A film that I enjoyed immensely at this year’s Milwaukee Film Fest is Kaili Blues, the debut from director Bi Gan. On the one hand, I didn’t feel it was entirely successful as a complete film, but on the other hand, I loved it.
The impression I had gathered from reviews before going to see Kaili Blues was that it had impressive visuals, involving a lot of rural Chinese landscape, but an incomplete story. While this is more or less true, this is also exactly the type of movie I feel you should go to a festival to see: It begs to be viewed on the big screen and allows you the feeling of being in on some phenomenon, something that’s happening now in a jagged and imperfect but truly exciting way.
It also turns out that the story in itself isn’t so lacking or uninteresting—the movement of the plot just isn’t threaded very evenly throughout, and it isn’t revealed in a way that the viewer can entirely grasp or get behind as it unrolls. The film centers around a man named Chen who takes what turns out to be a rather mystical journey to track down his nephew Weiwei. He first believes Weiwei has been sold into slavery by his father, Chen’s unsavory brother—in any case Weiwei has been sent away, and Chen takes it upon himself to find him.
One of the most notable features of Kaili Blues is a 41-minute-long handheld take that leads around a riverside village. During the shot, the river is crossed and crossed back again, a song is sung, a story is told, the person being followed by the camera is switched and switched back again. A motor-scooter, pickup truck and boat are put to use. Behind it all is a lush mountain backdrop and a sunless, impenetrable, whitish-gray sky. This shot creates an incredible sense of motion that I wished could have been integrated into the rest of the movie, but which was worth seeing in itself.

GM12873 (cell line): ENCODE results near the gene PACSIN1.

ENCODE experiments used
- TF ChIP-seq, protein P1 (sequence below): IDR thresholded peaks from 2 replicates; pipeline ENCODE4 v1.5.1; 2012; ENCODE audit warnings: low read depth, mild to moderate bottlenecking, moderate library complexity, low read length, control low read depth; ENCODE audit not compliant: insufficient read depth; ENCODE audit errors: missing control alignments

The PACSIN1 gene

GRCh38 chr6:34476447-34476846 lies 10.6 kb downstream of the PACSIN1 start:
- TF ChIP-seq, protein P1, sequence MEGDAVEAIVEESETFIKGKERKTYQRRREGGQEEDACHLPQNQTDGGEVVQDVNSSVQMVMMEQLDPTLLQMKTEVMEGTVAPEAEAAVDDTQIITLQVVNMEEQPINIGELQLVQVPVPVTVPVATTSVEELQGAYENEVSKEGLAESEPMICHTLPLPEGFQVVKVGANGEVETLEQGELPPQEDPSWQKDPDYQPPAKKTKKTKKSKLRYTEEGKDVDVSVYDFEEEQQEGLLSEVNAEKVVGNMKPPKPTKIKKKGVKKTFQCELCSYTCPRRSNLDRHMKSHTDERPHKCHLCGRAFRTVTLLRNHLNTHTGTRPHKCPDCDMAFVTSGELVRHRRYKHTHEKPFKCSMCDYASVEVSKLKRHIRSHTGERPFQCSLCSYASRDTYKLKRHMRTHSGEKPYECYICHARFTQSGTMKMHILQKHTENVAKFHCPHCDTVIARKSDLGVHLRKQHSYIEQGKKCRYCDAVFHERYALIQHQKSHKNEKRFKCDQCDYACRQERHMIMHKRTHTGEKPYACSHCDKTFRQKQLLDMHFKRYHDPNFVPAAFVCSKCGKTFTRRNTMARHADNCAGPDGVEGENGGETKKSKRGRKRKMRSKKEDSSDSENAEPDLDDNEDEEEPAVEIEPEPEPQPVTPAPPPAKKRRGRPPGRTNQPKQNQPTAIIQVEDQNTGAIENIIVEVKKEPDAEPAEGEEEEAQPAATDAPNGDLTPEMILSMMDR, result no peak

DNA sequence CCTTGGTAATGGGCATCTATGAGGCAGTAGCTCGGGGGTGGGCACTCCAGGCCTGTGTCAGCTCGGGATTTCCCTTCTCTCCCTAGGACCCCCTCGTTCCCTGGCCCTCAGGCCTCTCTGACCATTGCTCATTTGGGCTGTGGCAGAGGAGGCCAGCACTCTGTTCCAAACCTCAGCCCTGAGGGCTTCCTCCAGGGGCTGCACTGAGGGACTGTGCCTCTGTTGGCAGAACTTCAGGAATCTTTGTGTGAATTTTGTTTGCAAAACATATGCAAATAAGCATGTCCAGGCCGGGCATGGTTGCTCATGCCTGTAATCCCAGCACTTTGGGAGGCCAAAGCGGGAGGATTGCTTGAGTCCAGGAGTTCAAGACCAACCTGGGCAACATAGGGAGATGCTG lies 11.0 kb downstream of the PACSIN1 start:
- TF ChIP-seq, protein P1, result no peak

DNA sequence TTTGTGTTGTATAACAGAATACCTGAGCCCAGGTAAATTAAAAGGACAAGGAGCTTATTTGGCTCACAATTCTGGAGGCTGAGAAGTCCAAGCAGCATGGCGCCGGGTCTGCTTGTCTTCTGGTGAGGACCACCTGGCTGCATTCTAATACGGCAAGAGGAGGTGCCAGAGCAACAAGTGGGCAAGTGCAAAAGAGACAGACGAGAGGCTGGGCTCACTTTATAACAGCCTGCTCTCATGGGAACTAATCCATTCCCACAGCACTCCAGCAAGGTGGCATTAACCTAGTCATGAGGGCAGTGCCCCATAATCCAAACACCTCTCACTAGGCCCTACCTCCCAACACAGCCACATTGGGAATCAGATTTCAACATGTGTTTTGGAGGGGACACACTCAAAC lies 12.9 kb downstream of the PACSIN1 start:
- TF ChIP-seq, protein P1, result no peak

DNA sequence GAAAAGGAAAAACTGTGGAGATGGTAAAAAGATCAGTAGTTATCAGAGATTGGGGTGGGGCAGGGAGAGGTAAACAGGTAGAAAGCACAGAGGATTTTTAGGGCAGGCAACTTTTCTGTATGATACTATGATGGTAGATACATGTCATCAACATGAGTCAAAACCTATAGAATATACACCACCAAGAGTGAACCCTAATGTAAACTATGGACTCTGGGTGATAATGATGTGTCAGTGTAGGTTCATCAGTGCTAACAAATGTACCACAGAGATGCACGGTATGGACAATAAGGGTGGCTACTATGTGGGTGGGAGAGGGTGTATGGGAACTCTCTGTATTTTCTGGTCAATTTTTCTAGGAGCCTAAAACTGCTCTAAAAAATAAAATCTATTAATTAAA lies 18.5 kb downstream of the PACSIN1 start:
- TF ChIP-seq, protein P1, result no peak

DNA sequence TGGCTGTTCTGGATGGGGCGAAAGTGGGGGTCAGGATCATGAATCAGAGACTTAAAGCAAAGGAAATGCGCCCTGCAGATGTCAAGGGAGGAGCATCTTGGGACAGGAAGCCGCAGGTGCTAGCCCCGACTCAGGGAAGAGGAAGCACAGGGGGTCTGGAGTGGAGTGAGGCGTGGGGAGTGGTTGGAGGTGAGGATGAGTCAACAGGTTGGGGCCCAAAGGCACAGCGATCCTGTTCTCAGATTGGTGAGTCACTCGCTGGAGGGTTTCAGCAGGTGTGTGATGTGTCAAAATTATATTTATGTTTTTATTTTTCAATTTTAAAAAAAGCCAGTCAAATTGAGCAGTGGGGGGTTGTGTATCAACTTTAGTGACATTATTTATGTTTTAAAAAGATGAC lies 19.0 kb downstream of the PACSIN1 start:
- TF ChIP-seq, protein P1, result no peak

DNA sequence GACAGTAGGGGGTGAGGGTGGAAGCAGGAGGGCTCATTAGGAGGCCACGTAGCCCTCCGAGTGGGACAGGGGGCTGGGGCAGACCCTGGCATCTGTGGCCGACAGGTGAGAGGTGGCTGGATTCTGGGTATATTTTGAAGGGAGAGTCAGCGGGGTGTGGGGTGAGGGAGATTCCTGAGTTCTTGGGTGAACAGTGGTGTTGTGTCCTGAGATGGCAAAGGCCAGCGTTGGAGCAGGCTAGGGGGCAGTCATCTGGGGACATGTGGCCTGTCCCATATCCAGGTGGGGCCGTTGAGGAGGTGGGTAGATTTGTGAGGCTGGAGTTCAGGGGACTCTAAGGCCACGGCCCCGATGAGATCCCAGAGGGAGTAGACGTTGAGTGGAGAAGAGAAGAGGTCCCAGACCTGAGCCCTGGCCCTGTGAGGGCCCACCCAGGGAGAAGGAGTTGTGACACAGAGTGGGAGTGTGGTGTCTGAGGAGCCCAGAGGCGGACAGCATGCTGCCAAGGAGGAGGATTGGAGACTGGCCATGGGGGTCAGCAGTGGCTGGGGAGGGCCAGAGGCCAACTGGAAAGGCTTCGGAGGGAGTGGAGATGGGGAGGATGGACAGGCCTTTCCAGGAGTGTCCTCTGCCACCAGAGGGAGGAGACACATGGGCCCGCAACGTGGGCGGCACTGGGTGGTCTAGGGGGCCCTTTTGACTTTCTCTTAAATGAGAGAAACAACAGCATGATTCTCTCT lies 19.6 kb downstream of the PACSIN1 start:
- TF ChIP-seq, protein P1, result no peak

The word “dreamy” is used often when talking about visually arresting movies, but this is one of the rare movies that I feel has entirely earned this descriptor, along with The Fits, which I’m coming to in my next post. The long take from Kaili Blues is like real dreams I’ve had. It’s not certain, in this section of the movie, whether Chen is really dreaming, time-traveling or dead. In it, he meets a young man named Weiwei who is perhaps his nephew, last seen as a kid.
Dreams or possible dreams portrayed in movies seem often to be straightforward fantasies or surrealistic, frightening displays that build on the classic “walking-around-naked” nightmare. But the dreams you actually have often tend to feel perfectly natural before you wake up, readjust to life and try to explain them to someone, and this is the feeling Kaili Blues brings across.